Glazer’s Inc. has signed an agreement to acquire majority control of Memphis-based Star Distributing Co.
Glazer president and CEO Sheldon Stein said the company’s strategy is to “aggressively expand” its footprint in beverage distribution, and the deal announced will give it a significant presence in Memphis.
His company is one of the largest distributors of wine, spirits and malt beverage products in the U.S.
Star distributes wine, spirits and specialty items in Memphis for national suppliers including Bacardi, Sazerac, Moet Hennessy USA and Beam, among others.
– Andy Meek
Price Receives Beale Street Note
Pianist and vocalist DiAnne Price, who died in March, will be honored with a brass note on Beale Street’s Walk of Fame, Sunday, July 21.
Price’s unique blues phrasings and her extensive songbook were featured at Memphis Sunday brunches as well as music festivals.
The ceremony honoring her will be at B.B. King’s Blues Club on Beale at 3 p.m.
Meanwhile, Knox Phillips of Phillips Recording Studio was honored with a brass note that was presented to him Saturday at the Levitt Shell before the last live concert of the summer season in Overton Park.
– Bill Dries
Lieutenant Governor Says Gun Law May Need Change
Tennessee Lt. Gov. Ron Ramsey, who backed a new law allowing handgun carry permit holders to keep weapons in their vehicles at work, says the law needs clarifying.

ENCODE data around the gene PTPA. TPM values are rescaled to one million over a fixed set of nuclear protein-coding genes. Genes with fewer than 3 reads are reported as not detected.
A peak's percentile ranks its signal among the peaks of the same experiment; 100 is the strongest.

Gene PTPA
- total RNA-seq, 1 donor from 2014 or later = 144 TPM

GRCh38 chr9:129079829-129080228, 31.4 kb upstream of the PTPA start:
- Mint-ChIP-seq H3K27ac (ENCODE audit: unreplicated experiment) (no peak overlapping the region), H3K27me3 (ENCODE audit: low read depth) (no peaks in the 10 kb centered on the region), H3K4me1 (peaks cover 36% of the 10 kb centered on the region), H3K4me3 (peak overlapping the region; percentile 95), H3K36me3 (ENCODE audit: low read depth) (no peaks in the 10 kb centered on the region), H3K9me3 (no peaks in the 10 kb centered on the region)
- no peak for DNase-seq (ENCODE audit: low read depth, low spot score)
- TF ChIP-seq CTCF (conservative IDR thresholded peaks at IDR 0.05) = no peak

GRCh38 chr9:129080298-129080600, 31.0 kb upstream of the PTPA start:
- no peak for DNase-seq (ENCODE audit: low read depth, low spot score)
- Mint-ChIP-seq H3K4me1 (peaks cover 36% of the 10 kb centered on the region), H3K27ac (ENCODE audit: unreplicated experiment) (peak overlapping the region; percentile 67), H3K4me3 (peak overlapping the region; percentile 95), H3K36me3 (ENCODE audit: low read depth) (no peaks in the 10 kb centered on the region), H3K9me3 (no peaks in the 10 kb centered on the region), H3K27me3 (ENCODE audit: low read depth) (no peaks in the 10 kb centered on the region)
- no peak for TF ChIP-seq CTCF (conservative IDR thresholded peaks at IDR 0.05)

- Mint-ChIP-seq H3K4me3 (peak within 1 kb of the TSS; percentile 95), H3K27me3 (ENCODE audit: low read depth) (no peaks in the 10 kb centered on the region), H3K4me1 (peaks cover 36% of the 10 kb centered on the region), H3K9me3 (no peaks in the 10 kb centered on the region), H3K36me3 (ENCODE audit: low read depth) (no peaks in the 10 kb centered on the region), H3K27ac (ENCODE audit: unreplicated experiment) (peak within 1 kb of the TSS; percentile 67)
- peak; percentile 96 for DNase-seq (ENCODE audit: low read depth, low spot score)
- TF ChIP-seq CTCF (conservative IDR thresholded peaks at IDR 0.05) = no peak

Employers point to an opinion by Attorney General Robert Cooper in saying their policies banning weapons from their property have not changed.
“I hate that the attorney general has muddied the waters on this,” Ramsey told the Knoxville News Sentinel.
Cooper said Tennessee employers can terminate workers “at will,” for any reason or no reason. In an opinion he delivered in May, Cooper said the new statute would have no impact on companies’ ability to terminate workers.
Ramsey said he would “probably” support an anticipated push to clarify the statute in the next legislative session. The expected change would be to state that an employer could not discharge a carry permit holder solely for having a handgun in a locked vehicle.
Such a revisiting of the statute would run counter to Gov. Bill Haslam’s stated wish that there be no gun legislation in the 2014 session.
Among employers who have declared they have not changed their ban on weapons in vehicles parked on their property is the University of Tennessee. A spokeswoman for the Tennessee Board of Regents says the same policy is in effect at the Regents universities and colleges.